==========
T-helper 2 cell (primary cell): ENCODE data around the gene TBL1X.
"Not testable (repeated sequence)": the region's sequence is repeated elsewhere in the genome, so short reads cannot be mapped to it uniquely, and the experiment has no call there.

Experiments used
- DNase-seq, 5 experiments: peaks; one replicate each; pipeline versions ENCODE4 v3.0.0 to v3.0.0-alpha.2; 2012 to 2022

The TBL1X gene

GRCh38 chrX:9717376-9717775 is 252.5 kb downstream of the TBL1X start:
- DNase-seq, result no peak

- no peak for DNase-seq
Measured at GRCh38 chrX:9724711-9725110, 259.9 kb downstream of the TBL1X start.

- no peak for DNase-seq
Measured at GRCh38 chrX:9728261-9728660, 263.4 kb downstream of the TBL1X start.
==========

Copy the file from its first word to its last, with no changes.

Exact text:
T-helper 2 cell (primary cell): ENCODE data around the gene TBL1X.
"Not testable (repeated sequence)": the region's sequence is repeated elsewhere in the genome, so short reads cannot be mapped to it uniquely, and the experiment has no call there.

Experiments used
- DNase-seq, 5 experiments: peaks; one replicate each; pipeline versions ENCODE4 v3.0.0 to v3.0.0-alpha.2; 2012 to 2022

The TBL1X gene

GRCh38 chrX:9717376-9717775 is 252.5 kb downstream of the TBL1X start:
- DNase-seq, result no peak

- no peak for DNase-seq
Measured at GRCh38 chrX:9724711-9725110, 259.9 kb downstream of the TBL1X start.

- no peak for DNase-seq
Measured at GRCh38 chrX:9728261-9728660, 263.4 kb downstream of the TBL1X start.